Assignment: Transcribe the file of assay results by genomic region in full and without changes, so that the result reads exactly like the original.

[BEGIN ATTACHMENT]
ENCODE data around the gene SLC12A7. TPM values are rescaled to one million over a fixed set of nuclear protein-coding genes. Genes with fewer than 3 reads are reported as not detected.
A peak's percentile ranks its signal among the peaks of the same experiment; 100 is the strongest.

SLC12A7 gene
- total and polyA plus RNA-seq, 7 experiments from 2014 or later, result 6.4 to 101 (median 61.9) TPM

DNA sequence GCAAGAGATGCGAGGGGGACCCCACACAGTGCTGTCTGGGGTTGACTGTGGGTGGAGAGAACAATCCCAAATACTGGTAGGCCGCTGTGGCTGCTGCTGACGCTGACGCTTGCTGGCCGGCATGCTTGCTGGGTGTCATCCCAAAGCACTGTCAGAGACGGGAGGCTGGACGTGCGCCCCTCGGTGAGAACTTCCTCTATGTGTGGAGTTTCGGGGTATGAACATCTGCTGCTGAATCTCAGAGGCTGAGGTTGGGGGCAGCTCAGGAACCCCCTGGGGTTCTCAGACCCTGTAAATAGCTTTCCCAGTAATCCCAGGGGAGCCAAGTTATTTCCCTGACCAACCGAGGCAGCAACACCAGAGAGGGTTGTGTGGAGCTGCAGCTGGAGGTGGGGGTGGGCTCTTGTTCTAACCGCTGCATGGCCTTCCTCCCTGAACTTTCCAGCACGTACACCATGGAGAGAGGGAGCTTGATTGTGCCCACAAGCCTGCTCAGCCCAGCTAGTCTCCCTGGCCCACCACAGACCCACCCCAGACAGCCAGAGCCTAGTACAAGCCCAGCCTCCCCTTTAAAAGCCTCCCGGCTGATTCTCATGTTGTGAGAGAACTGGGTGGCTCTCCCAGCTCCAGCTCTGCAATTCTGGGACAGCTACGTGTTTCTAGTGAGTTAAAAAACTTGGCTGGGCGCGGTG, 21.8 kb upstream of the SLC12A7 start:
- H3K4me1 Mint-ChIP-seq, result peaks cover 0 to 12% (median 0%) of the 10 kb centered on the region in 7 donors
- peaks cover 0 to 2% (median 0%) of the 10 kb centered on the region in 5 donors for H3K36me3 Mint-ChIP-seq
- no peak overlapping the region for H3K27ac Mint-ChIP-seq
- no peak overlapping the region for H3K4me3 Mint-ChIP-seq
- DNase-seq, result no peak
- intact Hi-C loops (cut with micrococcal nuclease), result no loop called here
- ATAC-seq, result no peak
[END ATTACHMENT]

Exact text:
ENCODE data around the gene SLC12A7. TPM values are rescaled to one million over a fixed set of nuclear protein-coding genes. Genes with fewer than 3 reads are reported as not detected.
A peak's percentile ranks its signal among the peaks of the same experiment; 100 is the strongest.

SLC12A7 gene
- total and polyA plus RNA-seq, 7 experiments from 2014 or later, result 6.4 to 101 (median 61.9) TPM

DNA sequence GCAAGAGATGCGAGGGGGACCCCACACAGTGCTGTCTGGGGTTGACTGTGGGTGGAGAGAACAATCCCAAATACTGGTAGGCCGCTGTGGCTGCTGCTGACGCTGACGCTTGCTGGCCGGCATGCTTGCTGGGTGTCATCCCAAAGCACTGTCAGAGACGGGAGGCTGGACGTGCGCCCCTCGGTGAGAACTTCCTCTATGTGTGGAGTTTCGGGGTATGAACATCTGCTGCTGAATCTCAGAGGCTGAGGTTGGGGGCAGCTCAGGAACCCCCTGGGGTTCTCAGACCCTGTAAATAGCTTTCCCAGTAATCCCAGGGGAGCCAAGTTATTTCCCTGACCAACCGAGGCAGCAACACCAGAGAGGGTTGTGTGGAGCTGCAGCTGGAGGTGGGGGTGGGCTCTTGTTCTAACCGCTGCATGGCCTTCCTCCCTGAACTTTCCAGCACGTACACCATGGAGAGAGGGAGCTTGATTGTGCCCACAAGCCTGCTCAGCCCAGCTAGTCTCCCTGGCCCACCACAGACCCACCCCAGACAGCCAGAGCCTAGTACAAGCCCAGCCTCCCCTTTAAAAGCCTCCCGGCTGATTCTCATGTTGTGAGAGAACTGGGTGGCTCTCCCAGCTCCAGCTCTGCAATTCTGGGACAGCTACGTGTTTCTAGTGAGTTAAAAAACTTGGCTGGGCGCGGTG, 21.8 kb upstream of the SLC12A7 start:
- H3K4me1 Mint-ChIP-seq, result peaks cover 0 to 12% (median 0%) of the 10 kb centered on the region in 7 donors
- peaks cover 0 to 2% (median 0%) of the 10 kb centered on the region in 5 donors for H3K36me3 Mint-ChIP-seq
- no peak overlapping the region for H3K27ac Mint-ChIP-seq
- no peak overlapping the region for H3K4me3 Mint-ChIP-seq
- DNase-seq, result no peak
- intact Hi-C loops (cut with micrococcal nuclease), result no loop called here
- ATAC-seq, result no peak